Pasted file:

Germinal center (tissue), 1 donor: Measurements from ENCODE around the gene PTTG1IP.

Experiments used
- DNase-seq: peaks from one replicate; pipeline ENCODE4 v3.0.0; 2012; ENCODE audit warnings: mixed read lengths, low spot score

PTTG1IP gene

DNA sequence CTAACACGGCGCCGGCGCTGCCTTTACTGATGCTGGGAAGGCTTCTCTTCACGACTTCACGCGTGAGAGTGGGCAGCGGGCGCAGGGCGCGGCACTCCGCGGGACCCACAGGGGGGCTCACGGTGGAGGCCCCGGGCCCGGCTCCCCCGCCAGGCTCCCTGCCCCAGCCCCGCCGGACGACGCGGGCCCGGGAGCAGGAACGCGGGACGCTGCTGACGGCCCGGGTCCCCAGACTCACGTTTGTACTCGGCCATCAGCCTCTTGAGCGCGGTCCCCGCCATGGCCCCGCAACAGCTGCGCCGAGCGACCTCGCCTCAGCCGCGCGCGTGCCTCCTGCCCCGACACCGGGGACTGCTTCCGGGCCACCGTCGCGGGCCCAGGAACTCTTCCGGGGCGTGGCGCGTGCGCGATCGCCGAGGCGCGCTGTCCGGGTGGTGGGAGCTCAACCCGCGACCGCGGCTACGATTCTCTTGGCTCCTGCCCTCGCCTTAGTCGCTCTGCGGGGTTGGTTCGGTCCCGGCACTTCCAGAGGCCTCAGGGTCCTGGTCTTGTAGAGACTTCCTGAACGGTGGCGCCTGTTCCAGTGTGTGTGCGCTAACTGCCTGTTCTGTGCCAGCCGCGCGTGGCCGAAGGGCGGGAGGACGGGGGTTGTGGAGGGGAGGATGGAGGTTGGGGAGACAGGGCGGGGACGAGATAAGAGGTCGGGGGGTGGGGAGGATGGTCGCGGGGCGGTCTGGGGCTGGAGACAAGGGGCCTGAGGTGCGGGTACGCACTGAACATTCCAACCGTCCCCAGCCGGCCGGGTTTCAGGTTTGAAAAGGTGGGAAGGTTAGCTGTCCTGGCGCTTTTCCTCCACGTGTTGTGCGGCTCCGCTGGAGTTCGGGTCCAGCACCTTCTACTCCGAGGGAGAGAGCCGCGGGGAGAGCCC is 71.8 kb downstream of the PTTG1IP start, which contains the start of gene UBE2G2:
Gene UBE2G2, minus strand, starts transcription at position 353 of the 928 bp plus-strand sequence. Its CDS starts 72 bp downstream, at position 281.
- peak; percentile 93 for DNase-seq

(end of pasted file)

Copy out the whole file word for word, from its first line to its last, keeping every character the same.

Germinal center (tissue), 1 donor: Measurements from ENCODE around the gene PTTG1IP.

Experiments used
- DNase-seq: peaks from one replicate; pipeline ENCODE4 v3.0.0; 2012; ENCODE audit warnings: mixed read lengths, low spot score

PTTG1IP gene

DNA sequence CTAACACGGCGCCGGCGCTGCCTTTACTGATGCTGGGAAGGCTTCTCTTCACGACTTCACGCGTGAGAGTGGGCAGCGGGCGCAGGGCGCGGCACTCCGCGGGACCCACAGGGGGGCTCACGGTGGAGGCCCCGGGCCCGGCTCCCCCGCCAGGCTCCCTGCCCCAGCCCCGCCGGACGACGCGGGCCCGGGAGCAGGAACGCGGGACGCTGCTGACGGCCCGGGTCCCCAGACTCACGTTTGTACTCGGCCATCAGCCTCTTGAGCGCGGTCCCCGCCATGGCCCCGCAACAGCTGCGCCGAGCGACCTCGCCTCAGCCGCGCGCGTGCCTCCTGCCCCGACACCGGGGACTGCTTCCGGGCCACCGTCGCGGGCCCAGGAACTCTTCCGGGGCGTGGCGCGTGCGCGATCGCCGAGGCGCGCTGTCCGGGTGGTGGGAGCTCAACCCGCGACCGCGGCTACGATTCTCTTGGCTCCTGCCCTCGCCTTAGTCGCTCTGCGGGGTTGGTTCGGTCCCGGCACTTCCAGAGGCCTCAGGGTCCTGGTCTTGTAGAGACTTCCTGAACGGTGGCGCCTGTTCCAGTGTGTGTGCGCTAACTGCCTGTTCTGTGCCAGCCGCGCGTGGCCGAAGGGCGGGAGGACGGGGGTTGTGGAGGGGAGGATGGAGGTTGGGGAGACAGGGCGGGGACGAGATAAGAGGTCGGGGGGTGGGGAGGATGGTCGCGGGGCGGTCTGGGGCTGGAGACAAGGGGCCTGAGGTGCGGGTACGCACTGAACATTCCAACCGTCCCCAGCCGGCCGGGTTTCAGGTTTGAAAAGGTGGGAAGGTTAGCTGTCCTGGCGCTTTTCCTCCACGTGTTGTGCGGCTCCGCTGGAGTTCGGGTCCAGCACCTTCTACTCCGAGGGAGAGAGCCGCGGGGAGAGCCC is 71.8 kb downstream of the PTTG1IP start, which contains the start of gene UBE2G2:
Gene UBE2G2, minus strand, starts transcription at position 353 of the 928 bp plus-strand sequence. Its CDS starts 72 bp downstream, at position 281.
- peak; percentile 93 for DNase-seq